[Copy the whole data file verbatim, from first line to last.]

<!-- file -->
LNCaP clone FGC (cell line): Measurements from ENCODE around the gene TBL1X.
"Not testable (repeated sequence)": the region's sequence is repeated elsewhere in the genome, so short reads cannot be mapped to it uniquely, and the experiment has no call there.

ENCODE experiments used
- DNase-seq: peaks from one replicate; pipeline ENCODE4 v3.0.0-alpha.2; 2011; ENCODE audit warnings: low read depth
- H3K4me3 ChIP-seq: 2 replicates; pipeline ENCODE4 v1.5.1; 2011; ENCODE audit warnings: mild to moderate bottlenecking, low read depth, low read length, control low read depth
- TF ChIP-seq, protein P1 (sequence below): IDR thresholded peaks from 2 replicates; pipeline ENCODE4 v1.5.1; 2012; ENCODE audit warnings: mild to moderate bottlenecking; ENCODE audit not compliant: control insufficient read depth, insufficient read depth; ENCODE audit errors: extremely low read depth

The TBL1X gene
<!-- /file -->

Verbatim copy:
LNCaP clone FGC (cell line): Measurements from ENCODE around the gene TBL1X.
"Not testable (repeated sequence)": the region's sequence is repeated elsewhere in the genome, so short reads cannot be mapped to it uniquely, and the experiment has no call there.

ENCODE experiments used
- DNase-seq: peaks from one replicate; pipeline ENCODE4 v3.0.0-alpha.2; 2011; ENCODE audit warnings: low read depth
- H3K4me3 ChIP-seq: 2 replicates; pipeline ENCODE4 v1.5.1; 2011; ENCODE audit warnings: mild to moderate bottlenecking, low read depth, low read length, control low read depth
- TF ChIP-seq, protein P1 (sequence below): IDR thresholded peaks from 2 replicates; pipeline ENCODE4 v1.5.1; 2012; ENCODE audit warnings: mild to moderate bottlenecking; ENCODE audit not compliant: control insufficient read depth, insufficient read depth; ENCODE audit errors: extremely low read depth

The TBL1X gene